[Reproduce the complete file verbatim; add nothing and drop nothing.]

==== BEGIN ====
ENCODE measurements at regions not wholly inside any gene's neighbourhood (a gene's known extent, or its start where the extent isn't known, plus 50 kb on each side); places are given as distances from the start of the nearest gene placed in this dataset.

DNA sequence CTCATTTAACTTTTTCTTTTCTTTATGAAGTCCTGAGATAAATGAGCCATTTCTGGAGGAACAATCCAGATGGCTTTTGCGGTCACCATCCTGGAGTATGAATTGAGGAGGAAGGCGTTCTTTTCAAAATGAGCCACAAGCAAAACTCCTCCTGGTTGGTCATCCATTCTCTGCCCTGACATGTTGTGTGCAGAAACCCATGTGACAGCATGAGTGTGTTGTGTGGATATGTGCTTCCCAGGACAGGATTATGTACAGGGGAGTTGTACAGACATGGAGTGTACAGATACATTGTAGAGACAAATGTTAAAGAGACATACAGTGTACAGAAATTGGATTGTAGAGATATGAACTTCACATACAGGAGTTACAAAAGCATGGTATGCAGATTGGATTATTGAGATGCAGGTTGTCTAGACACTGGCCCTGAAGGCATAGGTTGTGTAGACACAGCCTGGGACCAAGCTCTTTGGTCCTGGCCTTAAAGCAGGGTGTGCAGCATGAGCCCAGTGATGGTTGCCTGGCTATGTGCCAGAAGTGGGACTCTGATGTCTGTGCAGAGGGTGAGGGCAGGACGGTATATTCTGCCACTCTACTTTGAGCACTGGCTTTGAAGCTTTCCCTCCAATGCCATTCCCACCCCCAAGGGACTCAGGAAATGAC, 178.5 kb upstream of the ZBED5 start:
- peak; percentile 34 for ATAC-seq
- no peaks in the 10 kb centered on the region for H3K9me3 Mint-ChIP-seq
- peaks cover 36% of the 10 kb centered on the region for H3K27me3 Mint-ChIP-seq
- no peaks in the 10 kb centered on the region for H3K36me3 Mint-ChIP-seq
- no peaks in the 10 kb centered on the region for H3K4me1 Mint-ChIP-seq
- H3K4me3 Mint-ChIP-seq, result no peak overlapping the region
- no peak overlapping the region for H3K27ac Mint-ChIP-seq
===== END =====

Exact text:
ENCODE measurements at regions not wholly inside any gene's neighbourhood (a gene's known extent, or its start where the extent isn't known, plus 50 kb on each side); places are given as distances from the start of the nearest gene placed in this dataset.

DNA sequence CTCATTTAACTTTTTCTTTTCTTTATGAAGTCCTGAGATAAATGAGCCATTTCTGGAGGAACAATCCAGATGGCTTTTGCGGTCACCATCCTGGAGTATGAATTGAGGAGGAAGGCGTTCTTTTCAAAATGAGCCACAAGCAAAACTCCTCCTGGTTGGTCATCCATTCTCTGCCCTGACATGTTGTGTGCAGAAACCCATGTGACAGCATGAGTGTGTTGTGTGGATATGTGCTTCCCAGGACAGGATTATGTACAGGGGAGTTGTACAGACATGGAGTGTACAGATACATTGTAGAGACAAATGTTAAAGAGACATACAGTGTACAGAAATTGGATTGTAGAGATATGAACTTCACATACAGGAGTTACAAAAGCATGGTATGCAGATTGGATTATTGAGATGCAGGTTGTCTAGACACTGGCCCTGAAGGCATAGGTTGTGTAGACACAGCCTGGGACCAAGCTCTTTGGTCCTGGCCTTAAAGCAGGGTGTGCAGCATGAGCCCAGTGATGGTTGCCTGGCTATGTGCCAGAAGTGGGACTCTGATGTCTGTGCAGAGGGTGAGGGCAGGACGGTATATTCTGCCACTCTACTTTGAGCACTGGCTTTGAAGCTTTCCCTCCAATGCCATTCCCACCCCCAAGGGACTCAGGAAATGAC, 178.5 kb upstream of the ZBED5 start:
- peak; percentile 34 for ATAC-seq
- no peaks in the 10 kb centered on the region for H3K9me3 Mint-ChIP-seq
- peaks cover 36% of the 10 kb centered on the region for H3K27me3 Mint-ChIP-seq
- no peaks in the 10 kb centered on the region for H3K36me3 Mint-ChIP-seq
- no peaks in the 10 kb centered on the region for H3K4me1 Mint-ChIP-seq
- H3K4me3 Mint-ChIP-seq, result no peak overlapping the region
- no peak overlapping the region for H3K27ac Mint-ChIP-seq